I live in New York with my husband and my two children – Max (4 years old) and Alexa (2 years old). I started as a baby product review blog, featuring unique, high-quality products that I use and love. Over time, I also published a few guides on topics that I researched extensively (e.g., non-toxic play mats, non-toxic toys, organic formulas, etc.) which have become some of my most popular posts. Of course, I also enjoy sharing the personal stories that come with motherhood.

My audience is likely comprised of thoughtful parents who put a lot of care into parenting. Who will go online to research baby products. Who value quality baby products over cost. And who strive to make the best possible choices for their children, given their circumstances. Basically, I write to people who are probably a lot like me.

What motivated you to get started with the blog?

I have always been a research junkie. But, after I became a mom, this trait went into overdrive. I spent countless hours researching every single baby product I intended to buy. I would read articles, forums, Amazon reviews, blog reviews – basically every resource I could find – to determine which items were the “best.” A lot of the products that appealed to me were not the more mainstream products but, oftentimes, were lesser known.

During this time, I also uncovered a lot of baby product review blogs that I felt were written without care and merely for the affiliate links or because it was a sponsored post. I wanted to be able to share the great products that I came across and feature them using a genuine voice. I vowed that I would never write a review for the sake of making money and every single product I review are items I’ve personally used.

What is the revenue model for the blog?

My main revenue model is through affiliate links.

Amazon is a favorite because of the sheer variety of products that they sell. However, since I’ve started with them, they have cut the commission percentage a couple of times. As a result, I don’t think it’s a good idea to rely solely on Amazon.

I also work closely with several companies where I am a direct affiliate. And this is where I put my entrepreneur hat on: A few of my product guides have put me in a position where I am a top influencer for that product. Once my ability to produce sales is established with a company, I have often been able to negotiate better commissions with the company.

I started my blog back in October 2014. The first month I reported my income, in December 2014, I made $26.46. Now, I’m proud to say, that it averages $5,000/mo.

What are some strategies you have used for building up the traffic?

Most of my traffic is organic, from search engines.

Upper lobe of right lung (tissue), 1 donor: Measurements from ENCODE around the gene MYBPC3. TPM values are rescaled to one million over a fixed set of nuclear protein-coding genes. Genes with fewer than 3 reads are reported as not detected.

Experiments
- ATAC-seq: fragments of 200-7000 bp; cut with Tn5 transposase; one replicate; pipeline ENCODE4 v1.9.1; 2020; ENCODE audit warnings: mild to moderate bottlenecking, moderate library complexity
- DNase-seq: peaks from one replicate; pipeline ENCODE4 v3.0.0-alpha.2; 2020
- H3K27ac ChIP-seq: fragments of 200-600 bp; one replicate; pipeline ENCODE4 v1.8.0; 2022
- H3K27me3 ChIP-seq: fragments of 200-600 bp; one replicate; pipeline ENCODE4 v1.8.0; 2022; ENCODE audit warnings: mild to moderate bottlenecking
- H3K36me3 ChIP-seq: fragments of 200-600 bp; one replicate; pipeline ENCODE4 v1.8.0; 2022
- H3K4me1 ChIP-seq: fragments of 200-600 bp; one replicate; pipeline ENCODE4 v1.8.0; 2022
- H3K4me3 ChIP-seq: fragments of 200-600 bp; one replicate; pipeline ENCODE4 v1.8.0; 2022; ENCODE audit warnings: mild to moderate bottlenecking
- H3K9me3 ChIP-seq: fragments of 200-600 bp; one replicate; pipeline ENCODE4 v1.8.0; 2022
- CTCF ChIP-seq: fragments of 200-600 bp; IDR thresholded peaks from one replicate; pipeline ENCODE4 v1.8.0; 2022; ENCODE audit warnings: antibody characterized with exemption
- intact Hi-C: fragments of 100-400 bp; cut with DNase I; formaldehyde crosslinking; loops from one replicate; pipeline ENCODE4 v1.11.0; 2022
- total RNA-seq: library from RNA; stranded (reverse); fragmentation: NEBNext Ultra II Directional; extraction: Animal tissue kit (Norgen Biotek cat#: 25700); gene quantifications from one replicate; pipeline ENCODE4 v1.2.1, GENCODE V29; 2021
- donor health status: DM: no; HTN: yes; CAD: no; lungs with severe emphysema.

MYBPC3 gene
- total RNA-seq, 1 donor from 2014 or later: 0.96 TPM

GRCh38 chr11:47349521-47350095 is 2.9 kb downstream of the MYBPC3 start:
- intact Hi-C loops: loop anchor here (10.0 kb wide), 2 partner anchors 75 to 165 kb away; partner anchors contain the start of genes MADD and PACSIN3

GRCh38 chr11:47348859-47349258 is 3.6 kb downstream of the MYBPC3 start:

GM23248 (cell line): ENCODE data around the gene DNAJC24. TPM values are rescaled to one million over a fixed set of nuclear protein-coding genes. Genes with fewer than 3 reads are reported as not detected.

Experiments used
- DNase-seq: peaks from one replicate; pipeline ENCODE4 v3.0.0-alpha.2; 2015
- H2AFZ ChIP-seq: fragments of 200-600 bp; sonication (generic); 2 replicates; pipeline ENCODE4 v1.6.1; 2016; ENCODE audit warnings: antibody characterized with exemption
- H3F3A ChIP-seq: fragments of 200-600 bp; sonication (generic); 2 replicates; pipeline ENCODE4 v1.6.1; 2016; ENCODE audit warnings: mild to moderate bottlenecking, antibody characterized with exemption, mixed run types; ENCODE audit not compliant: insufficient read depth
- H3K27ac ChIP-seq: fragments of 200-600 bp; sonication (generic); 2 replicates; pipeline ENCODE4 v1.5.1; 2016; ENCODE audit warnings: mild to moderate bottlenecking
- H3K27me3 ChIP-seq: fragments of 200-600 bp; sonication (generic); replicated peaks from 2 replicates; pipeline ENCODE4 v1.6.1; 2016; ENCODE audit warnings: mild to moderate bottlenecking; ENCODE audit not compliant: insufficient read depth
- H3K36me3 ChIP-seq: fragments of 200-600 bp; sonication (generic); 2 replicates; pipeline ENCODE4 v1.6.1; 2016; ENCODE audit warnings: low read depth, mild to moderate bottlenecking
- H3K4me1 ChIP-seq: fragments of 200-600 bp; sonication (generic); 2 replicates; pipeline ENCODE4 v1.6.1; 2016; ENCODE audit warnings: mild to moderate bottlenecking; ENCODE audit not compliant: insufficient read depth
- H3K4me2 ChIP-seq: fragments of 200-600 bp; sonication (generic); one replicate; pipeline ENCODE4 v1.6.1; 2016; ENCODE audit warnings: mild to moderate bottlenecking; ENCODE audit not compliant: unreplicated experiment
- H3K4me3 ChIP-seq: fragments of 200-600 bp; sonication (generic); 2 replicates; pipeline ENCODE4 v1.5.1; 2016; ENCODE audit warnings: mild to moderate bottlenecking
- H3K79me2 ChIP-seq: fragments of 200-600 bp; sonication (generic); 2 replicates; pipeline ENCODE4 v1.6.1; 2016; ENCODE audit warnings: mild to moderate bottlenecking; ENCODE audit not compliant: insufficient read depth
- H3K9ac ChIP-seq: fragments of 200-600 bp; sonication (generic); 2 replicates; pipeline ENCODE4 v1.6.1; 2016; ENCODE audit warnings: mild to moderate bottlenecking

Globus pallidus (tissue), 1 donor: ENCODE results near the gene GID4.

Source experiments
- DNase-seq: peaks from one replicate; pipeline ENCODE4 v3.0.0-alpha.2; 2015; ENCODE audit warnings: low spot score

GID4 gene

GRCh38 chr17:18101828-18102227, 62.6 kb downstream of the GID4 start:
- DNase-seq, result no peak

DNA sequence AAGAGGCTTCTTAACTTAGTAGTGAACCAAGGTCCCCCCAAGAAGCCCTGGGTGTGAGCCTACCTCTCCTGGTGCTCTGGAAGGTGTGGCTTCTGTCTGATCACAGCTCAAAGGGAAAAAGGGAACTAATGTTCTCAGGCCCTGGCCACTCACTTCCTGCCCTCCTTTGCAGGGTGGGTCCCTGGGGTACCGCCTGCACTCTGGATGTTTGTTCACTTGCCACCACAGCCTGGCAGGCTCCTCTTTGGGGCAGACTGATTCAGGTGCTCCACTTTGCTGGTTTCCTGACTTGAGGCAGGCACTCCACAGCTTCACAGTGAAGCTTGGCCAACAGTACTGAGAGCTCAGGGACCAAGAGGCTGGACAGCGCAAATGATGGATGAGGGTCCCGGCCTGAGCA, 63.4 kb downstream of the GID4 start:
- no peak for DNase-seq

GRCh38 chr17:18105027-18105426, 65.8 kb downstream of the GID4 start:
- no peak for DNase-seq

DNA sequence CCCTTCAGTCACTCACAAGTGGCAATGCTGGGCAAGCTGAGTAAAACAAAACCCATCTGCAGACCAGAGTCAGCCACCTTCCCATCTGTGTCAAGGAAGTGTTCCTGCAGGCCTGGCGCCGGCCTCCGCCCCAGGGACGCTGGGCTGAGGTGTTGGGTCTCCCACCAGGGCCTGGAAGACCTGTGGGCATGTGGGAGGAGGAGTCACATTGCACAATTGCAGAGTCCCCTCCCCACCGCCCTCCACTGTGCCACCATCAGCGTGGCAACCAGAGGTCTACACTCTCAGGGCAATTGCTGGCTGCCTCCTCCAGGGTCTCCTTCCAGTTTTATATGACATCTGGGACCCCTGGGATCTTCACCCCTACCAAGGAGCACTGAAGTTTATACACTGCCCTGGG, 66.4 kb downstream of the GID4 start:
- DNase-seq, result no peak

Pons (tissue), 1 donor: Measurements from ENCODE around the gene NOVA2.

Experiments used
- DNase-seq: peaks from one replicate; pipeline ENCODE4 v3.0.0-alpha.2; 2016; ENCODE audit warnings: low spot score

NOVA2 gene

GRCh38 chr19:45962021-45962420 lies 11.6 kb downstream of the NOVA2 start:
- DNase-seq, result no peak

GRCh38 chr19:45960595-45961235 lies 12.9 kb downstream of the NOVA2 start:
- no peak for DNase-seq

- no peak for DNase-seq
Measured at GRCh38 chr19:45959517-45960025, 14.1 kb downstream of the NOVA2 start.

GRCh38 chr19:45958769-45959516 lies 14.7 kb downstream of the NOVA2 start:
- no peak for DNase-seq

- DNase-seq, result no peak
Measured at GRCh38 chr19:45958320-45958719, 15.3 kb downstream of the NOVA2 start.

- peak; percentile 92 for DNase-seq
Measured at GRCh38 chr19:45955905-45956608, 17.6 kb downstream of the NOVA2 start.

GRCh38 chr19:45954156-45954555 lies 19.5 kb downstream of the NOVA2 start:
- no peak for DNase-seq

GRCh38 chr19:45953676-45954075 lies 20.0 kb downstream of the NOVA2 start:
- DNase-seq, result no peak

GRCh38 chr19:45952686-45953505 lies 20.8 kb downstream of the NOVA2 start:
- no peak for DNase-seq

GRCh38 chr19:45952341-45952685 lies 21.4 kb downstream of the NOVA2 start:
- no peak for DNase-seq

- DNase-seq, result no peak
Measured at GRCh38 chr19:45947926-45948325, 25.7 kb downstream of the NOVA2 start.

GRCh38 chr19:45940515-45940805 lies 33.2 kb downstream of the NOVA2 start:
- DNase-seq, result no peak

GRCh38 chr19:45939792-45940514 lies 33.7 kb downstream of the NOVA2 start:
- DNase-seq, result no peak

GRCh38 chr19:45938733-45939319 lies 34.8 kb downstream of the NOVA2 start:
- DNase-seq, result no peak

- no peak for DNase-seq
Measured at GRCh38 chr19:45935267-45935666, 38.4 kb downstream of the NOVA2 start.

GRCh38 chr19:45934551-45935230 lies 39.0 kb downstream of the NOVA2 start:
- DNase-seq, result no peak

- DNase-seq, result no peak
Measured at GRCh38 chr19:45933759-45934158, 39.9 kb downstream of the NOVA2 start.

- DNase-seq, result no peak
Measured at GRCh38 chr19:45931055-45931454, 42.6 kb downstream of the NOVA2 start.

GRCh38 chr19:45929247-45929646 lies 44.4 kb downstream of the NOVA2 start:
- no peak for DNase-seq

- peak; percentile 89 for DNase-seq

I’ve found that by simply writing high-quality, thorough posts, I have been able to achieve high search engine rankings. Initially, it was a happy coincidence that I featured unique products or topics that were not previously mentioned by many bloggers. (There is something to be said about first-comer advantage.) Now, I consciously try to focus my guides and reviews on products that aren’t prominently featured elsewhere.

I’ve also tried to grow my traffic through Pinterest and I’ll still pin the occasional post. But it’s important to recognize your weaknesses and I’m neither good at creating Pinterest graphics nor pinning on a schedule (even though I tried Tailwind) so now I just focus on writing a great quality posts.

How have you grown the email list?

My e-mail subscriber list is paltry, at ~250 subscribers. E-mail subscribers aren’t something I’ve put a lot of focus into. Over time, it’s grown organically via a sidebar widget and through giveaways.

Subscribers are sent an e-mail every time I publish a post. I’ve found that subscribers that come via giveaways often unsubscribe after awhile so it’s not really the best way to achieve readers who genuinely care about your content.

How do you write great content that performs well?

I believe that my posts do well because I write in my natural voice but I also try to be as informative and detailed as possible. I like to use headlines that I would type into a Google search bar. My favorite superlative is “best” when I feature a product because that’s something I would naturally search for.

My review/product guide posts take a significant amount of time to write. As an example, my product guide posts typically take 3-5 full days of research, planning, writing, and editing. Even after I publish my post, I will still spend many additional hours to make sure the information is up to date.